A scathing EU assessment said human rights concerns, tensions in the Eastern Mediterranean and Turkey’s neutral stance on Ukraine were impeding progress.
It said Turkey was a key partner in areas such as migration and counter-terrorism, but was moving further away from the standards that would be required to join the EU.
Turkey has been an EU candidate country since 1999, but accession negotiations have not advanced for years.
President Recep Tayyip Erdogan reiterated Turkey’s desire to join the EU at a summit of European leaders last week in Prague, where he said Turkey was facing unfair hurdles to entry.
“Turkey is irreplaceable when it comes to overcoming the challenges the EU is faced with and in defining the international role of the union,” Mr Erdogan said.
But his message failed to sway the opinion of EU enlargement chief Oliver Varhelyi, who said tensions between Turkey and EU members, notably Greece, had risen in the past year.
In an annual update on enlargement, Mr Varhelyi recommended granting candidate status to Bosnia and Herzegovina, and hailed signs of progress in Serbia and Kosovo, but was more downbeat on Turkey’s prospects.
Turkey “has not reversed the negative trend of moving away from the EU with continuous backsliding in key areas of fundamental rights, rule of law and independence of the judiciary,” he said.
“In this regard, the accession negotiations remain at a standstill.”
Turkish foreign policy was at odds with EU priorities, Mr Varhelyi said, notably through its strengthening of trade relations with Russia even as the EU hits Moscow with sanctions.
At the same time, the EU praised Turkey’s “constructive role” in brokering an agreement with Russia and Ukraine to resume grain exports affected by the war.
Mr Erdogan has positioned himself as a mediator between Russia and Ukraine and in Prague made a renewed plea for peace talks to end the war.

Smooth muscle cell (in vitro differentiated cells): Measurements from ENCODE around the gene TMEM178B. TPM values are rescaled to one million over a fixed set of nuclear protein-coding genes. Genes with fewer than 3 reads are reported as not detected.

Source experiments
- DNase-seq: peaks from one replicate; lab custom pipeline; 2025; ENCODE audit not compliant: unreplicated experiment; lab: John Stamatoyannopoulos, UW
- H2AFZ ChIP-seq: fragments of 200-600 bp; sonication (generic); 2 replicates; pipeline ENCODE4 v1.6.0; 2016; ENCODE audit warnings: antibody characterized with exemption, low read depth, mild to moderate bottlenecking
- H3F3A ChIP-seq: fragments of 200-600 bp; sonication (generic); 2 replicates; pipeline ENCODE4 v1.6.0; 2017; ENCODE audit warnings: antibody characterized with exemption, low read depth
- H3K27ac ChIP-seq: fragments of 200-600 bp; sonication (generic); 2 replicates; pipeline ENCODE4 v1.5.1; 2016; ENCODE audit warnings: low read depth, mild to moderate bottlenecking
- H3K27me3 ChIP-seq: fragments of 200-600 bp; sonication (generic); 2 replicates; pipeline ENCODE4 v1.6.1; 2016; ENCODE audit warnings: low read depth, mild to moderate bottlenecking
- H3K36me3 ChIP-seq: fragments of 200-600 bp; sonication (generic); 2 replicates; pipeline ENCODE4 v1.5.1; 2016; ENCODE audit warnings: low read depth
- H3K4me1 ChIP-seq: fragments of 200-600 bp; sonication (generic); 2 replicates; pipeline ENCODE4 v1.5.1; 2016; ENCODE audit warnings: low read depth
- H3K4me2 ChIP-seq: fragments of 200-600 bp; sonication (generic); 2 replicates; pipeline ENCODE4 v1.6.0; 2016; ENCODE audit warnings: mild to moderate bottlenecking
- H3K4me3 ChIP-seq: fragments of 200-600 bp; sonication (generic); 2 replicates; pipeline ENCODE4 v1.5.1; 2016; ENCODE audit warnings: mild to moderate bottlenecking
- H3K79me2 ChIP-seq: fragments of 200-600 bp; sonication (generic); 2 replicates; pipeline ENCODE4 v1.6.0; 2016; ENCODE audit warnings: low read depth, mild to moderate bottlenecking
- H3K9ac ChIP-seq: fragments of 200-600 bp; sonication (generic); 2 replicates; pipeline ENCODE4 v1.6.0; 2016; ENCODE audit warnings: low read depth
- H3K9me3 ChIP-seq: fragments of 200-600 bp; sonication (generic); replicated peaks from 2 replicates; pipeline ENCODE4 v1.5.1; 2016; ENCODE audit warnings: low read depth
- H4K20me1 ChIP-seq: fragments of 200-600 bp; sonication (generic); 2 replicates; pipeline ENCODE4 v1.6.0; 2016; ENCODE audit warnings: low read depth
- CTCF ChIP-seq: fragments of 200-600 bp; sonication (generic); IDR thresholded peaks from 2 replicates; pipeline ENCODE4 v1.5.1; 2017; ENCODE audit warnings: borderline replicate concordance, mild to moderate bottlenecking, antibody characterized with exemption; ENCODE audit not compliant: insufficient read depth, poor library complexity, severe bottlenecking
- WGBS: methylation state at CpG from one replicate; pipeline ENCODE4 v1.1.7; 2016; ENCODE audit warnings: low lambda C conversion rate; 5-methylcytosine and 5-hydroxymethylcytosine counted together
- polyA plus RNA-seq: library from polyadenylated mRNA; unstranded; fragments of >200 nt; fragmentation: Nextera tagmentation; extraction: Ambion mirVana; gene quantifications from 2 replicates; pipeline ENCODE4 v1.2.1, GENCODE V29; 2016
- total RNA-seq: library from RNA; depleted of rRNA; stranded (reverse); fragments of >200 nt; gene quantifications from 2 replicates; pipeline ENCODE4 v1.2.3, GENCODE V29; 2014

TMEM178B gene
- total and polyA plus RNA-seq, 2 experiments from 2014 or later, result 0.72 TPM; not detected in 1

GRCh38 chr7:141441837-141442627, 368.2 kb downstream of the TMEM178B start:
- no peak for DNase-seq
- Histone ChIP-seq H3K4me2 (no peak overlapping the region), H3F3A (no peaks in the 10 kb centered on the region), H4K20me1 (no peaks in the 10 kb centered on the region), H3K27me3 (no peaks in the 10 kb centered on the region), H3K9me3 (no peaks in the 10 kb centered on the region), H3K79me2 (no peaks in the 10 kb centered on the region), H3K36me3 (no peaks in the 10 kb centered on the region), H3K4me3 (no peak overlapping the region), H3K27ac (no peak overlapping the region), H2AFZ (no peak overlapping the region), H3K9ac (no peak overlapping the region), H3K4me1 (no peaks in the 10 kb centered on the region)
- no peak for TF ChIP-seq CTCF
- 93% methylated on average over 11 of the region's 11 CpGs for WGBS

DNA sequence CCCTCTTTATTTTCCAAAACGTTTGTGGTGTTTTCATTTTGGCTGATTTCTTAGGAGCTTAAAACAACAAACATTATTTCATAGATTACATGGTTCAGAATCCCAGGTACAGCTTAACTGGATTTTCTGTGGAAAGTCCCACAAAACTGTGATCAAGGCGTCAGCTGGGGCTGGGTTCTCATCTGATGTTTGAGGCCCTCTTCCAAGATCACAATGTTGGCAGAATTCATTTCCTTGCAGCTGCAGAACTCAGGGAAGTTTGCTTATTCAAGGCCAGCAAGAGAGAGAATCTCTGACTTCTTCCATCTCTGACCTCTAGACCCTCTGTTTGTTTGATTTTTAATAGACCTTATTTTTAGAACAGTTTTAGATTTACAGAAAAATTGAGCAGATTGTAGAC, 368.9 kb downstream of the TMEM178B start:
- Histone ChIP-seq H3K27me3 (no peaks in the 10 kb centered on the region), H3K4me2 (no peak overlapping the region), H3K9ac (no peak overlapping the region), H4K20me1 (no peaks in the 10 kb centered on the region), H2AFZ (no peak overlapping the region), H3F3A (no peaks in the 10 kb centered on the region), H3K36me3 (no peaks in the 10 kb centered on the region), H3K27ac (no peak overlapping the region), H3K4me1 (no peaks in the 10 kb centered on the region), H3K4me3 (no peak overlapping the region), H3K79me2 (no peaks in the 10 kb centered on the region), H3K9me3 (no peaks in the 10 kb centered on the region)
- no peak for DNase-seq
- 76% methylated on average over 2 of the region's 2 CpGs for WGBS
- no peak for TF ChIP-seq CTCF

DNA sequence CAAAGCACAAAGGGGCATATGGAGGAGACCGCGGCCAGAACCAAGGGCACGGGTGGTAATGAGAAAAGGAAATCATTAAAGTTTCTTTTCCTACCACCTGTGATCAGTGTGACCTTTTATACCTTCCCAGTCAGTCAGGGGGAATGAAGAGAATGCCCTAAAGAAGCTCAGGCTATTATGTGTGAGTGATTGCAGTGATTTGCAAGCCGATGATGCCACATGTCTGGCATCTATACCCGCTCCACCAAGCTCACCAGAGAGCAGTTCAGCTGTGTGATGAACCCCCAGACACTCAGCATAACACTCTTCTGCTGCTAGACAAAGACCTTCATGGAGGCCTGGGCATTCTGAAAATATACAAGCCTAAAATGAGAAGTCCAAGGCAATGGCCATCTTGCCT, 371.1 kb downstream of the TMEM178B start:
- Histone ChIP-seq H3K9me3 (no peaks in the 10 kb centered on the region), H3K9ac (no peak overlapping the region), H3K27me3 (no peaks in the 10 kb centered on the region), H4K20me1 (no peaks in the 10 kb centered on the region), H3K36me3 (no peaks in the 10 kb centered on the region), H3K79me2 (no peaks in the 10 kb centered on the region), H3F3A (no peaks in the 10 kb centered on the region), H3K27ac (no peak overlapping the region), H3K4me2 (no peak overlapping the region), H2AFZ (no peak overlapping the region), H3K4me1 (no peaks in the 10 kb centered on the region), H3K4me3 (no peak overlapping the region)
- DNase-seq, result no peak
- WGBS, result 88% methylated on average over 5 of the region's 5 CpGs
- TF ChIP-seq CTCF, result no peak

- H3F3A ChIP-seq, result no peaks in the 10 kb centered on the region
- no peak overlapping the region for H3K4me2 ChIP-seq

There was also praise for Turkey’s “remarkable efforts” to host refugees, including 3.6 million Syrians, in a 140-page EU assessment submitted to member states.
But officials said serious deficiencies in Turkey’s democratic institutions left it no closer to EU accession.
Their concerns included corruption, undue pressure on judges and a lack of civilian oversight over the military and intelligence services.
And they said signs of improvement in EU-Turkey relations in 2021 had been replaced by renewed tension in the Mediterranean.
Matters deteriorated in the first half of 2022 due to repeated violations of Greek airspace by Turkish fighter jets and threatening statements from Ankara regarding the sovereignty of Greek islands, the report said.
Another objection was Turkey’s lack of co-operation with an EU mission in the Mediterranean dedicated to enforcing a UN arms embargo on Libya.
“Tensions in the Aegean Sea and Eastern Mediterranean were not conducive to good neighbourly relations and undermined regional stability and security,” the EU report said.
“Turkey needs to commit itself unequivocally to good neighbourly relations, international agreements and to the peaceful settlement of disputes.”
Before joining the EU, applicants must negotiate with the bloc on 35 policy areas in which they are expected to adopt European law.
Turkey has held talks with the EU on 16 of these but only one, science and technology, was provisionally completed before the talks reached an impasse.
Applications from Albania, North Macedonia and others had also stalled before the war in Ukraine revived interest in binding European nations together.
Member states agreed to grant Ukraine and Moldova candidate status in June and are now being encouraged to do the same for Bosnia and Herzegovina.
The pan-European forum founded in Prague was designed to bring in countries such as Ukraine before they are ready to join the bloc. But Mr Erdogan said Turkey would never accept it as a substitute for EU membership.